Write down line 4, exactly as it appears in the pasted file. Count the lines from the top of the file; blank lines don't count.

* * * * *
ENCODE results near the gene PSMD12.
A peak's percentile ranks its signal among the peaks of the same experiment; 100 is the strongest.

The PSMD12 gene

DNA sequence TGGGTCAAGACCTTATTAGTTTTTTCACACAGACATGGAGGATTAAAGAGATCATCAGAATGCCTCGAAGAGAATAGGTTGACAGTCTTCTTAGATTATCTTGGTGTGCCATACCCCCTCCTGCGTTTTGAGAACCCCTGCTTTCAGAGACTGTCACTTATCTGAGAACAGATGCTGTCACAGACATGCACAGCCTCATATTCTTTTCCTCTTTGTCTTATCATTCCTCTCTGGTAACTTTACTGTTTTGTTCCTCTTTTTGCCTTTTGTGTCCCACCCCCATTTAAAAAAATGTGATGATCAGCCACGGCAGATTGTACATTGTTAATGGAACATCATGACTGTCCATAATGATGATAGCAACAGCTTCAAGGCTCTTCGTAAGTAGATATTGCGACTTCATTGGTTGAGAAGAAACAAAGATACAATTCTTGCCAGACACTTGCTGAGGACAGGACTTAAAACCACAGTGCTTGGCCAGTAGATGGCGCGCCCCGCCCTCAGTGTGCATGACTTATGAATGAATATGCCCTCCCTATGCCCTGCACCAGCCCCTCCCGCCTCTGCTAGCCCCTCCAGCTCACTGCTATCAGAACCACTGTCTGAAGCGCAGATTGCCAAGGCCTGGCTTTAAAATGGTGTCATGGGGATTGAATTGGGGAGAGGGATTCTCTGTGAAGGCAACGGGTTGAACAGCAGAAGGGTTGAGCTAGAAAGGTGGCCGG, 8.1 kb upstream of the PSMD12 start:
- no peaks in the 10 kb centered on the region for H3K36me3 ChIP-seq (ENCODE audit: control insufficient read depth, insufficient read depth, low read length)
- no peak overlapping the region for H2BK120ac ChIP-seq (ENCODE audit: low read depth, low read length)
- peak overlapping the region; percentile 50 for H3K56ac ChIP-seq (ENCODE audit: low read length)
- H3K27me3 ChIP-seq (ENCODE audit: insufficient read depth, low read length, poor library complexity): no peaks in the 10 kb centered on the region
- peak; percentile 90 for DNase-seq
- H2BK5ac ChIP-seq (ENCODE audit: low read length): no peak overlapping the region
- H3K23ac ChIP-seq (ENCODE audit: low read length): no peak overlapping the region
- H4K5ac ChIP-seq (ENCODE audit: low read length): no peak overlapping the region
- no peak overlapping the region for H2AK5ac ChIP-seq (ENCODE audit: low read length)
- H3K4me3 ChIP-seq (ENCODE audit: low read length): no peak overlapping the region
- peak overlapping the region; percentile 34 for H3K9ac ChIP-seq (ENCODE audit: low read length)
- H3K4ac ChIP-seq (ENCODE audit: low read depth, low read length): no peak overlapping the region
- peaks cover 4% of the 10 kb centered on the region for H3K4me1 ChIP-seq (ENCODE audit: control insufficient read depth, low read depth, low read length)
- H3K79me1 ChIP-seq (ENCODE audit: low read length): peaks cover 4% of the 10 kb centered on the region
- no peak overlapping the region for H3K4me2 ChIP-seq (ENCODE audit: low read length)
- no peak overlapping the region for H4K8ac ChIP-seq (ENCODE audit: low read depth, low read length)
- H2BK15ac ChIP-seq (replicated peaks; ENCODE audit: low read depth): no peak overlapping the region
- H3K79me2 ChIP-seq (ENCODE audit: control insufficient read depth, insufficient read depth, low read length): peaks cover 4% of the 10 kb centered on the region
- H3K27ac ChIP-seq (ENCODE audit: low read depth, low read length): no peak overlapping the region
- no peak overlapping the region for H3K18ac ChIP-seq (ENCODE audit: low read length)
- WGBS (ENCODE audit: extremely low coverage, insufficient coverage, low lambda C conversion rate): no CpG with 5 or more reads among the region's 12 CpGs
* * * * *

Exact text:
DNA sequence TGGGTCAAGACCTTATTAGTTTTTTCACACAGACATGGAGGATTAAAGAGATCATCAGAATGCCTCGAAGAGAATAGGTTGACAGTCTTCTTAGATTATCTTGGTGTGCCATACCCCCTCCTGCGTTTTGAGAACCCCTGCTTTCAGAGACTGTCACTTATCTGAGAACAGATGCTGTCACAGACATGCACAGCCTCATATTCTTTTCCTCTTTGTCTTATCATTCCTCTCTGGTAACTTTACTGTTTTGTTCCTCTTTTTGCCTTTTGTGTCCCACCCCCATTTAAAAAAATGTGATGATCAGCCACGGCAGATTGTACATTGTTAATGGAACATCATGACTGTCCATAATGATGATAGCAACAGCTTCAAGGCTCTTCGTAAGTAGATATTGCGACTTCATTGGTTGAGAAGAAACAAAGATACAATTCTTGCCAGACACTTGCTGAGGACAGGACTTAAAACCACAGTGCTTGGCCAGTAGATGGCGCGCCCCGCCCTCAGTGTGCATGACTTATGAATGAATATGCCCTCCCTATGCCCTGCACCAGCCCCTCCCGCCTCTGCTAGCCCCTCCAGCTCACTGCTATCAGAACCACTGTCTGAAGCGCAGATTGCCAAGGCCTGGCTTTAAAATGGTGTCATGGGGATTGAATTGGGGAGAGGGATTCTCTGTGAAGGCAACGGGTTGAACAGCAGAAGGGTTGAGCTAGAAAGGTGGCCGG, 8.1 kb upstream of the PSMD12 start: